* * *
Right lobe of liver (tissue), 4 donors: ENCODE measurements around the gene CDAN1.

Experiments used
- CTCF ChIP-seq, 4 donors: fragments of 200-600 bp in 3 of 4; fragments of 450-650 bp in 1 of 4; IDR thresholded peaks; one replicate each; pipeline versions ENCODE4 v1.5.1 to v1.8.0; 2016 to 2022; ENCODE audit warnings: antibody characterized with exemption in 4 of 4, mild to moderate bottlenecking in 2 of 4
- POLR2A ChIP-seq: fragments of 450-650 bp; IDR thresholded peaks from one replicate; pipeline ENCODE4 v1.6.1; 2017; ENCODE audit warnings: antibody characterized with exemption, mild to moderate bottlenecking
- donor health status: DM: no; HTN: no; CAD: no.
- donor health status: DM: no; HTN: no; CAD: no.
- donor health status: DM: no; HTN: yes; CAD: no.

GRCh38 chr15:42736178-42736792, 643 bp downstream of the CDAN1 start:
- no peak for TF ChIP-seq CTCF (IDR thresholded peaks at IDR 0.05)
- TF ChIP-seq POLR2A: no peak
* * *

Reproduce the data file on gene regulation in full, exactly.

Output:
Right lobe of liver (tissue), 4 donors: ENCODE measurements around the gene CDAN1.

Experiments used
- CTCF ChIP-seq, 4 donors: fragments of 200-600 bp in 3 of 4; fragments of 450-650 bp in 1 of 4; IDR thresholded peaks; one replicate each; pipeline versions ENCODE4 v1.5.1 to v1.8.0; 2016 to 2022; ENCODE audit warnings: antibody characterized with exemption in 4 of 4, mild to moderate bottlenecking in 2 of 4
- POLR2A ChIP-seq: fragments of 450-650 bp; IDR thresholded peaks from one replicate; pipeline ENCODE4 v1.6.1; 2017; ENCODE audit warnings: antibody characterized with exemption, mild to moderate bottlenecking
- donor health status: DM: no; HTN: no; CAD: no.
- donor health status: DM: no; HTN: no; CAD: no.
- donor health status: DM: no; HTN: yes; CAD: no.

GRCh38 chr15:42736178-42736792, 643 bp downstream of the CDAN1 start:
- no peak for TF ChIP-seq CTCF (IDR thresholded peaks at IDR 0.05)
- TF ChIP-seq POLR2A: no peak